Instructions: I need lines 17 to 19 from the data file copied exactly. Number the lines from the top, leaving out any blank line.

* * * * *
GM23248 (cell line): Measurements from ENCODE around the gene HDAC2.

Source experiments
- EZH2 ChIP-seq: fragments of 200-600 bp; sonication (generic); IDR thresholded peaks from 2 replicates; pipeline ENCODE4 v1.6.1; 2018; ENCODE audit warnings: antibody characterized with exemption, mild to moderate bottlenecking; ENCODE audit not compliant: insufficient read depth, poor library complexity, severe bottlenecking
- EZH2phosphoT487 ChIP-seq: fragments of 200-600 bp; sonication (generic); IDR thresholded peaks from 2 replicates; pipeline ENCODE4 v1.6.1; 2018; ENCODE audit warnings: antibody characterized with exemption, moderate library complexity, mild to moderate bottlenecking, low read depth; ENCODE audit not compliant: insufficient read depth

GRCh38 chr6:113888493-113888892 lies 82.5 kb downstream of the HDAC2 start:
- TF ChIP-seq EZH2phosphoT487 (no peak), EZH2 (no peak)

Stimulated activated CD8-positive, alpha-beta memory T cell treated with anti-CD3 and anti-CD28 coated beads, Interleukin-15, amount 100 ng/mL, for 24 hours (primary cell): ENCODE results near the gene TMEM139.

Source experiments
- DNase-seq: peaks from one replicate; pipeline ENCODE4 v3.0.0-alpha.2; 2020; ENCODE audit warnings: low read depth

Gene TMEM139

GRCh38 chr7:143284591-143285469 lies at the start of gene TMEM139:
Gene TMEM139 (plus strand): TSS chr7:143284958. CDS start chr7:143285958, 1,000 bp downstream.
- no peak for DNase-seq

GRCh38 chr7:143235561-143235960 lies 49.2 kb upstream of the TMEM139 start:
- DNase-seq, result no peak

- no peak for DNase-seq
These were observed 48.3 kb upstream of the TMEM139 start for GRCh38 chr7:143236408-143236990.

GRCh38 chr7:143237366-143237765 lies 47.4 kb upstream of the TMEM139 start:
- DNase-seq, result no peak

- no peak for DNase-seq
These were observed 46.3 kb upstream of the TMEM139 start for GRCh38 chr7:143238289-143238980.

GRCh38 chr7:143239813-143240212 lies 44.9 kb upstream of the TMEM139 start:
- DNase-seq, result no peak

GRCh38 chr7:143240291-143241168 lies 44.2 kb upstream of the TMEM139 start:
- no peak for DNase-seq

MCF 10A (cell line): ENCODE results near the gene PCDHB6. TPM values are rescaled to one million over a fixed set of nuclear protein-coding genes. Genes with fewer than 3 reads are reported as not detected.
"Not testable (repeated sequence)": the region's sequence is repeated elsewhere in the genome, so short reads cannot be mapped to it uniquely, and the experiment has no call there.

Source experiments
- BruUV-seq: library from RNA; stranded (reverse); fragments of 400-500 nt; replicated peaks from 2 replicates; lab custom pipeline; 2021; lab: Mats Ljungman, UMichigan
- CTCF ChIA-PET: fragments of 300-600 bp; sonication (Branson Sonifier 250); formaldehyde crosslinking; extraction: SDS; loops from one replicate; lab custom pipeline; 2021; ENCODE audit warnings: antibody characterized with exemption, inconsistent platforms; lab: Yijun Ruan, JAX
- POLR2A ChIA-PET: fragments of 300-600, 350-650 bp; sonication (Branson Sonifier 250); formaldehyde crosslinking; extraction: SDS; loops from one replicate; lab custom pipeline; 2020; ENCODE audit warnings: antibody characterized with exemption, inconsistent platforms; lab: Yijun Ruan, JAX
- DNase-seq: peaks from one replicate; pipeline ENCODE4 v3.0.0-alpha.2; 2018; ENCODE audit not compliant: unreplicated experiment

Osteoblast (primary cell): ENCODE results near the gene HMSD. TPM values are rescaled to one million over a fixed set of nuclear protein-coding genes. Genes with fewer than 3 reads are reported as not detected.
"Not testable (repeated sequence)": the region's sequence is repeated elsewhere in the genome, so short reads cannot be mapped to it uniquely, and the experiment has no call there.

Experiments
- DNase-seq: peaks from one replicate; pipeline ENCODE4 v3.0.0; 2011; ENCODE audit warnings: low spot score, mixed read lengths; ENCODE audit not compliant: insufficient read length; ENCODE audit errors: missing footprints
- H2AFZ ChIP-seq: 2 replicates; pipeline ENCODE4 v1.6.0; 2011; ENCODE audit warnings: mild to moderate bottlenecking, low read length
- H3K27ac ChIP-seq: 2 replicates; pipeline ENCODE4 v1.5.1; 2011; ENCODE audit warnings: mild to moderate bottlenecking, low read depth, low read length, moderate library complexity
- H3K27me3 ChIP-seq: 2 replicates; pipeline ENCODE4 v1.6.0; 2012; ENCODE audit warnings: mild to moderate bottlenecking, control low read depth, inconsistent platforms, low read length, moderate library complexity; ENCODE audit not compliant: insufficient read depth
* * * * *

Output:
These were observed 48.3 kb upstream of the TMEM139 start for GRCh38 chr7:143236408-143236990.

GRCh38 chr7:143237366-143237765 lies 47.4 kb upstream of the TMEM139 start:
- DNase-seq, result no peak